12 Best Female Country Singers of the 60s That Were Amazing

Discover the Best Female Country Singers of the 60s.

The 1960s in the country music industry had it all. That era gave rise to enduring duets, magnificent vocal performances, and classic songs that will never be forgotten. Some of the best female country singers of the 60s created many of these timeless hits. So in this article, we’re going to share with you our favorite female singers from this great decade in country music!

Best Female Country Singers of the 60s

Let’s kick this off by talking about Tammy Wynette.

Tammy Wynette

Tammy Wynette is considered one of the top female country singers of all time.

The lovely “First Lady of Country Music,” as she was so fondly referred to, is considered to be among country music’s most successful artists. More than that, she’s considered an incredibly influential artist. Wynette has a unique voice that country music lovers won’t soon forget. 

Among the first women to change the way women in country music are perceived, Tammy Wynette faced quite a lot of criticism. After leaving an unhappy marriage, she pursued her career in country music in Nashville. Then, after quite a few setbacks, she was on her way in the country music industry.

Shortly after, she released several memorable hits, including: Apartment #9 (her first single), Your Good Girl’s Gonna Go Bad, I Don’t Wanna Play House, D-I-V-O-R-C-E, and the controversial piece Stand By Your Man. Of these few, Stand By Your Man received the most criticism from the feminist movement, who found the song too conservative.

Her setbacks did not stop her success, though. Tammy Wynette has sold over 30 million records across the globe. Wynette was one of the first female country artists to have gold and platinum discs, having received two Grammy Awards, three Country Music Association Awards, and two Academy of Country Music Awards. Before her death, she was quite unstoppable. If you’re looking for one of the top female country singers of all time, look no further than Tammy Wynette.

Margie Singleton

Margie Singleton, born in 1935, reached the height of her career in the 1960s. The common phrase, “Life begins at 40,” really doesn’t apply to Singleton. After seven decades in the music industry, Margie Singleton is still going strong well into her 80s. Singleton undeniably captured the hearts of country music fans everywhere.

The 60s, however, were Singleton’s shining era. Her 1959-1960 singles, Nothin’ But True Love and The Eyes of Love, set her on her journey to release further country music hits. After moving to Nashville in 1960, Singleton performed several extraordinary duets with artists like George Jones. 

Throughout the 60s, she continued to produce unforgettable records, and even began jumping genres. After her divorce, she continued to exceed expectations in the music industry. Singleton co-wrote several charted singles and solo wrote a few as well. All while juggling her home life of children and husband.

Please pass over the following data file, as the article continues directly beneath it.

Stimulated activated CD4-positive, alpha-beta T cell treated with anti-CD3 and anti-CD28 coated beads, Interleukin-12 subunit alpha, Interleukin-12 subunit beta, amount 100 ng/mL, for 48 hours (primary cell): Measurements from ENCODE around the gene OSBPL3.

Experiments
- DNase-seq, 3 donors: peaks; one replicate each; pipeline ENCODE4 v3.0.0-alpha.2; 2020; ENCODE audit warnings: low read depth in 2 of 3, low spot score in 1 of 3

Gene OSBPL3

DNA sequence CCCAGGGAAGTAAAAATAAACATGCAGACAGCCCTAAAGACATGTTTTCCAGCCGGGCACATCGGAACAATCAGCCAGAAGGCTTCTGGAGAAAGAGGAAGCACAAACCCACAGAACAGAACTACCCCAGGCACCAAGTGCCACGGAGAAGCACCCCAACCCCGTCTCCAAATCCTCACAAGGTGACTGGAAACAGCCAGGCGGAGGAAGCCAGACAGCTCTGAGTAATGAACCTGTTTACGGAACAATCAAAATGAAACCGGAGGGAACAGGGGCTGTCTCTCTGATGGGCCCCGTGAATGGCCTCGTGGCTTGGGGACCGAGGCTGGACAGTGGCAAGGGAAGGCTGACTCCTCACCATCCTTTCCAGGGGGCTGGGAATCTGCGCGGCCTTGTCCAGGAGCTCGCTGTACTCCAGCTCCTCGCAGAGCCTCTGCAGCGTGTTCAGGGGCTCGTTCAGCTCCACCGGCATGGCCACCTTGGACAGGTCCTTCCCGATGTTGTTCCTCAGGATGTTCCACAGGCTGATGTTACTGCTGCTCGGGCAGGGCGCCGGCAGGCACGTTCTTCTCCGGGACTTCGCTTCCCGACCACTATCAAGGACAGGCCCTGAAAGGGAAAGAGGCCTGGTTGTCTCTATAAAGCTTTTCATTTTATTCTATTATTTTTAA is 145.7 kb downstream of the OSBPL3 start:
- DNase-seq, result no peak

Sara Carter

Sara Carter was part of the incredibly famous Carter Family singing group, formed in 1927. She was later married to A.P. Carter. They were later joined by Ezra Carter, his brother, and her cousin Maybelle. The Carter family disbanded after a divorce and the beginning of a second marriage. 

However, years later, Maybelle and Sara reunited in 1966 to release a few songs. They continued to perform together throughout the 60s, working their way from the East to the West Coast. Later in life, Carter was inducted into the Country Music Hall of Fame in 1970 by way of the original Carter Family. 

Carter recorded approximately 300 songs, and was later inducted into the Bluegrass Hall of Fame in 1970 by Bill Clinton. She was the first major female singer in commercial country music, and will forever be remembered as such. Her legacy lives on almost five decades after her death, and will continue to pave the way for female country music singers for years to come.

The songs of Sara Carter and the Carter Family are ones that won’t soon be forgotten. Her unique bluegrass monotone vocals set her apart from the others in the band, however. She and the family set the pace for similar music to this day.

Maybelle Carter

Maybelle Carter was an American country musician, with a career that won’t soon be forgotten. 

Maybelle Addington, “Mother” Maybelle Carter married Ezra Carter and joined as an original member of the Carter Family band. She was among the first to use Carter scratch, turning the guitar into a lead instrument.

After the Carter Family was disbanded, Carter began touring with her three daughters, creating the group “The Carter Sisters and Mother Maybelle.” Then, she later returned to the revived “Carter Family,” frequently touring with artists like Johnny Cash.